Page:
In addition to sickening and taking the lives of millions across the globe, COVID-19 complicated patient care in a range of less-direct ways, from increased incidence of heart attacks to decreased cancer screenings. The virus also increased the risk of complications and death among trauma patients with injuries from car crashes, falls or other accidents, or who were victims of violent injuries such as gunshots and stabbings, according to new research from the Perelman School of Medicine, published in The Journal of Trauma and Acute Surgery.
The findings reveal that patients in trauma centers across the state of Pennsylvania who also tested positive for COVID-19 had six times higher risk of death than patients with similar injuries without COVID. COVID-positive patients also demonstrated double the likelihood of complications such as venous thromboembolism, renal failure, need for intubation, and unplanned ICU admission, as well as more than five times the odds of pulmonary complications. These risks were even greater in patients over age 65.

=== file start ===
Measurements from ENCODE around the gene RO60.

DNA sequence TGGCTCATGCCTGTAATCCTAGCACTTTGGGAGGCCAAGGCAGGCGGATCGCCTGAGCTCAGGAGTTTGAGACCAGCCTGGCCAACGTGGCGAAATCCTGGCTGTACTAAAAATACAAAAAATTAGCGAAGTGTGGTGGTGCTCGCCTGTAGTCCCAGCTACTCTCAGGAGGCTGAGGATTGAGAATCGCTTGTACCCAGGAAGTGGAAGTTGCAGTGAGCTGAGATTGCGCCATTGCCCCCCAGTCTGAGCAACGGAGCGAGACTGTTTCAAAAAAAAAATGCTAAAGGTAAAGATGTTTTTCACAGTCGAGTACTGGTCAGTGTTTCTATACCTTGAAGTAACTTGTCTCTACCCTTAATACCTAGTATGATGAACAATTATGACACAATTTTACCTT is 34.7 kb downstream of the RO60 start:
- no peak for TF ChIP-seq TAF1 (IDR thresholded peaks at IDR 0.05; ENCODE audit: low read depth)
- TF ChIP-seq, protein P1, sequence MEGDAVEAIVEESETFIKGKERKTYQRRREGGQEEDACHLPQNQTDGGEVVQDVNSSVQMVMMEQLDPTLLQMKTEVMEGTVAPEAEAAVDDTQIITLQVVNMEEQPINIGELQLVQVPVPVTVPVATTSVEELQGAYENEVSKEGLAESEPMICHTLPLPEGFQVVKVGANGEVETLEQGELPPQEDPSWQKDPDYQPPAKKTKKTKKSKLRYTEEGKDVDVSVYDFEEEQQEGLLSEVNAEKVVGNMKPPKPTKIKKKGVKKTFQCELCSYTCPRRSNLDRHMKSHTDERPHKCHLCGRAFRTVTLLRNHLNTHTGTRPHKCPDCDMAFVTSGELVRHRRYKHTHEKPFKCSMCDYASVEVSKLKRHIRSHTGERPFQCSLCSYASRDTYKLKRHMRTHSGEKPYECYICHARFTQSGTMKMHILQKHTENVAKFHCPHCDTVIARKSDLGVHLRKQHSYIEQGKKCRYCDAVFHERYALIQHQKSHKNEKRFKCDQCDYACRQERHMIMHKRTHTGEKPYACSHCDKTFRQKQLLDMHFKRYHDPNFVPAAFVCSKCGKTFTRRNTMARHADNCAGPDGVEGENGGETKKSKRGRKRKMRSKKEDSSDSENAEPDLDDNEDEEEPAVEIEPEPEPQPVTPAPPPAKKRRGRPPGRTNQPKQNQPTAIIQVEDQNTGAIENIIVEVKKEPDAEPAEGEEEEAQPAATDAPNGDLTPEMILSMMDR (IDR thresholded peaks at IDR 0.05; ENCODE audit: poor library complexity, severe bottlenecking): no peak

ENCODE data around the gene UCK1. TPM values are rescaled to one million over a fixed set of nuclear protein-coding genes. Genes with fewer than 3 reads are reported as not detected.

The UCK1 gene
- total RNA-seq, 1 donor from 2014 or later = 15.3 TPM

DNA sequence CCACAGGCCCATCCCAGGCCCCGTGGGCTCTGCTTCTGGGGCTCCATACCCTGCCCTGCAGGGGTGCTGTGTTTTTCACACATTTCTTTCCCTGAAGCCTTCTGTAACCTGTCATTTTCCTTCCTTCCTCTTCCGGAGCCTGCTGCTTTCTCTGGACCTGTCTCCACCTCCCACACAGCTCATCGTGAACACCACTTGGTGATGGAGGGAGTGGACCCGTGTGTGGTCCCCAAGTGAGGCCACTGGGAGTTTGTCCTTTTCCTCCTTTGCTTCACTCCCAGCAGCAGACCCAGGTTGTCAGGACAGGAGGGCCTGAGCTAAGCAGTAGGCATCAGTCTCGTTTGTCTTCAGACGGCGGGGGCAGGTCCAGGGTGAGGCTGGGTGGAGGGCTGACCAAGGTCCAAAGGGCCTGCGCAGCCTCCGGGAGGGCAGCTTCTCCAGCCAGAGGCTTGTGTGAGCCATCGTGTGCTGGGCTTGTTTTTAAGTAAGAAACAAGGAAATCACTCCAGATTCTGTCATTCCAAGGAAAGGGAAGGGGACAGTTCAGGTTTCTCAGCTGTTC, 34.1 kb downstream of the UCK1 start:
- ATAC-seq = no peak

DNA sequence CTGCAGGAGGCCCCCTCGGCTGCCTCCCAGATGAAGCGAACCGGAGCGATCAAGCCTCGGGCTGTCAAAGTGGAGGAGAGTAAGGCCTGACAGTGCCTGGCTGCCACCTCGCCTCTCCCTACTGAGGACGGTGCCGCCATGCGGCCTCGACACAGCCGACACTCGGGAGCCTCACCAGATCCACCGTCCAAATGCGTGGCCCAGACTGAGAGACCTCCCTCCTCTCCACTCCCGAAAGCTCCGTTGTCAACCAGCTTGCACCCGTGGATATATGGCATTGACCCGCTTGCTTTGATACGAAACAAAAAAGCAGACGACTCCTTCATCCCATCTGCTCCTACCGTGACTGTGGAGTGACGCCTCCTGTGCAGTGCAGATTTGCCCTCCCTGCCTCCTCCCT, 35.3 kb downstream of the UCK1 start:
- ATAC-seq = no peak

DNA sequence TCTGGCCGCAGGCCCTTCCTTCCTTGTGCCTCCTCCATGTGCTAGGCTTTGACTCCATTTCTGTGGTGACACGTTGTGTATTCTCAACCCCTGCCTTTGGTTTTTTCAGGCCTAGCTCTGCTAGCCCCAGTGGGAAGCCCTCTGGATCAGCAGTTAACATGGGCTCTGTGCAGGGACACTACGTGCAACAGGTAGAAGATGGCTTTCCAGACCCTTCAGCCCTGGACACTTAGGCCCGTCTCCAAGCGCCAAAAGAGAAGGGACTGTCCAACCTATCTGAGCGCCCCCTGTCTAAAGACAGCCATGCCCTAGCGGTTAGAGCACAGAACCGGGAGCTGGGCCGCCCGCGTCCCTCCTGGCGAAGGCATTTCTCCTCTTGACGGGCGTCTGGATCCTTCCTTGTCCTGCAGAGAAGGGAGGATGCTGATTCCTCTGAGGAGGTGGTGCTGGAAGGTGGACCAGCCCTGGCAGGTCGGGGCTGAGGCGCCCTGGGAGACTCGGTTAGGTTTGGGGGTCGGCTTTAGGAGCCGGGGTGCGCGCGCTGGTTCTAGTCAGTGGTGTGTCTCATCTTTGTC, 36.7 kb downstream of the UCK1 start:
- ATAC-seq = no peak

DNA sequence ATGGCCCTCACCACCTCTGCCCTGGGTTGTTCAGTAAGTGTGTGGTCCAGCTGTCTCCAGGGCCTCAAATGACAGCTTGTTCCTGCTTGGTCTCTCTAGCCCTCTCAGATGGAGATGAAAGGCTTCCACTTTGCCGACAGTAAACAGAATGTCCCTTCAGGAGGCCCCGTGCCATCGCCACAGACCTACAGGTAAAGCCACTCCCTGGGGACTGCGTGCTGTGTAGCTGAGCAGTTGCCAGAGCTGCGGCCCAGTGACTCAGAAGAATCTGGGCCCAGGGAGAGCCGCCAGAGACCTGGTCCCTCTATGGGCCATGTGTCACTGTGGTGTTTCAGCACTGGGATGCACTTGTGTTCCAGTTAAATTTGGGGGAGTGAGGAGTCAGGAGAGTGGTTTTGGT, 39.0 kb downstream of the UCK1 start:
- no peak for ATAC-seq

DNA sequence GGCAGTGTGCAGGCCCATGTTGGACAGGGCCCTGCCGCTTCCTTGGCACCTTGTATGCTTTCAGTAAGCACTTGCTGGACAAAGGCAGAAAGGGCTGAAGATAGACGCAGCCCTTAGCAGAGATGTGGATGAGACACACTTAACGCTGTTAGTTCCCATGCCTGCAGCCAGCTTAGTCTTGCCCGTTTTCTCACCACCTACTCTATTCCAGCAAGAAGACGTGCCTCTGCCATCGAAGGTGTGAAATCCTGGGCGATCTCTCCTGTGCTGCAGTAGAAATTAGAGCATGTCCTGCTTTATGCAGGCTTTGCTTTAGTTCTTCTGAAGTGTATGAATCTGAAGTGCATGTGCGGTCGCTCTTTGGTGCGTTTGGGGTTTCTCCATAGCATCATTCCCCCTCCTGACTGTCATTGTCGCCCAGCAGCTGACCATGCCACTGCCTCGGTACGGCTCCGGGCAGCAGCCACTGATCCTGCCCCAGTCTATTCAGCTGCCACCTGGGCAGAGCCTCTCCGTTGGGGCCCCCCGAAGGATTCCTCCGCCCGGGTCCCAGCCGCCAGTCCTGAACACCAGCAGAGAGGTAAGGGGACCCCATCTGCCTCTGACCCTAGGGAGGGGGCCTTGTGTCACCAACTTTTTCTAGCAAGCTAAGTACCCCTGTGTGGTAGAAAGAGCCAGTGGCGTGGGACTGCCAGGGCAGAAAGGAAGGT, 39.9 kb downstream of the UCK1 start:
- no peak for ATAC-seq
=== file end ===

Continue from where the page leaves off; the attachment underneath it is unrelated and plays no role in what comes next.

“COVID-19 had the largest impact on patients whose injuries were relatively minor, and who we would have otherwise expected to do well,” says lead author Elinore Kaufman, an assistant professor in the Division of Traumatology, Surgical Critical Care and Emergency Surgery at Penn Medicine. “Our findings underscore how important it is for hospitals to consistently test admitted patients, so that providers can be aware of this additional risk and treat patients with extra care and vigilance.”
Researchers conducted a retrospective study of 15,550 patients admitted to Pennsylvania trauma centers from March 21, 2020, (when Governor Tom Wolf ordered the closure of non-essential businesses statewide) to July 31, 2020.
This story is by Kelsey Odorczyk. Read more at Penn Medicine News.